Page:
A charter school in Slaughter, Louisana, has become the first in the state to arm school resource officers (SROs) with rifles.
The Slaughter Community Charter School Board voted unanimously to approve rifle carry for SROs amid discussions regarding school shooting precautions, reported WAFB 9. After the May 2022 mass shooting in Uvalde, Texas, school leaders wanted to implement changes to ensure stronger protections. (RELATED: Armed School Resource Officer Engages Maryland High School Shooter)
“[The principal] came to me, and said we have to increase the security at our school,” Officer Willie Brooks told the outlet, adding that most school shooters use assault rifles and that SROs cannot risk being outgunned.
“We realized that you can’t take a handgun to a rifle fight, because most of the bad guys are coming into the schools with assault rifles,” Brooks told the outlet.
“It’s strange, it’s unfortunate, or different, that it’s something you have to consider, but our goal is always the safety of our students and our staff,” said Dr. Stephanie Goudeau, principal of Slaughter Community Charter School (SCCR), according to WAFB 9.
Gordeau told the outlet she has not received any pushback since implementing the change. Both parents and students reportedly responded positively. Emmie Chaney, a mother of two students who attend SCCR, said she felt safer now that Brooks is better armed, WAFB 9 reported.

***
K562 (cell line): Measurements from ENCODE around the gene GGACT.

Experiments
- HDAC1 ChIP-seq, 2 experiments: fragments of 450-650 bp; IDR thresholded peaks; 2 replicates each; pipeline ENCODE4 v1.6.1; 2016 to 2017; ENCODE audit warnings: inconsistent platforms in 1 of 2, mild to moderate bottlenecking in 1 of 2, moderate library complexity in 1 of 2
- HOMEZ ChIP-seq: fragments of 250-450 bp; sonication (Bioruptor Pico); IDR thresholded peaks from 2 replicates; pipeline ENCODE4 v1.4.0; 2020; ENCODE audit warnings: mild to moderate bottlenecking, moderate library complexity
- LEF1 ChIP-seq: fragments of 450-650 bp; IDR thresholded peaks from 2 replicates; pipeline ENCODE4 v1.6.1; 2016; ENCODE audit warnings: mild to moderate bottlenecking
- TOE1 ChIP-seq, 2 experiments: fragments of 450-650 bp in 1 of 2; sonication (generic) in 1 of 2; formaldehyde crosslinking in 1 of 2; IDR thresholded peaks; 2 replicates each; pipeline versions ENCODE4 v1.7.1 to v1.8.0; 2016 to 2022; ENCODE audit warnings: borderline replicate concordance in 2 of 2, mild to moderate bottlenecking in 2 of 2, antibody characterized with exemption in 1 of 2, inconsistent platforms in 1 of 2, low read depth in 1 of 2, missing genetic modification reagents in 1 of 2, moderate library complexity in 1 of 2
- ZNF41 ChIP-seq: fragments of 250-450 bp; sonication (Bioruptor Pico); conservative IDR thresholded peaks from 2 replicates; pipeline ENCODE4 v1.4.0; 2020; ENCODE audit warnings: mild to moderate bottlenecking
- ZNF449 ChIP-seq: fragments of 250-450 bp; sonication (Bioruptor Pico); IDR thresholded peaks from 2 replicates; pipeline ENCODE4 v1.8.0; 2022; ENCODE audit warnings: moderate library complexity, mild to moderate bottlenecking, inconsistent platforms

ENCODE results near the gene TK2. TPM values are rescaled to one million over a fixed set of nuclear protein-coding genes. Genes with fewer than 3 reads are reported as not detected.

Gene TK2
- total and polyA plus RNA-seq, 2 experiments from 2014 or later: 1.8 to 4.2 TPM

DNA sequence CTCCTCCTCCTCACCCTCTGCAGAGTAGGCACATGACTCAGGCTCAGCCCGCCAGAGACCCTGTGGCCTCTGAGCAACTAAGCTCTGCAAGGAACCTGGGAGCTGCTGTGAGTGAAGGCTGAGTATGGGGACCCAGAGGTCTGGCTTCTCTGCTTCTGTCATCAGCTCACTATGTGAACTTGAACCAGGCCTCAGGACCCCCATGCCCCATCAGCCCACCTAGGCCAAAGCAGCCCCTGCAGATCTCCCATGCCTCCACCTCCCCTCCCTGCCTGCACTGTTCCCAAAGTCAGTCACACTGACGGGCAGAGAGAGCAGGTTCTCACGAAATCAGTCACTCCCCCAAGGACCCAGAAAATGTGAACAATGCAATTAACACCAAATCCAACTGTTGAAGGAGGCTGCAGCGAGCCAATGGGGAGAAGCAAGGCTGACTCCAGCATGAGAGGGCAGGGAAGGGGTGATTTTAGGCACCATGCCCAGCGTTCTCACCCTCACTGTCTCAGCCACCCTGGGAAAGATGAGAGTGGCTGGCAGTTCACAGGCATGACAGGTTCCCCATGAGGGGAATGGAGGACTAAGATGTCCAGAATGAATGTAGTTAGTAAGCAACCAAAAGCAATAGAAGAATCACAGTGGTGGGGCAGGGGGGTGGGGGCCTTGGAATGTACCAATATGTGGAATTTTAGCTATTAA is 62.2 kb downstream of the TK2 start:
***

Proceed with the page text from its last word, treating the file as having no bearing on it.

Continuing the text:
“He’s here for them, and now he’s able to protect them in a better way, and that’s just really comforting,” Chaney told the outlet.
Brooks, who has worked in law enforcement for over 15 years, told WAFB 9 that he has been advocating for SROs to carry rifles since he began working at the school five years ago.
“It really irritated me because as an officer, and as an active shooter instructor, if somebody were to come on this campus and start shooting, you can’t run to your unit, a locked unit, to get your rifle and come back and engage a shooter,” Brooks said, according to the outlet.
“One of my things, you can be a hero two different ways – either a dead hero or a live hero. Having this rifle on me now makes me feel a whole lot better if someone were to bring a rifle and hurt the students on this campus,” Brooks told WAFB 9.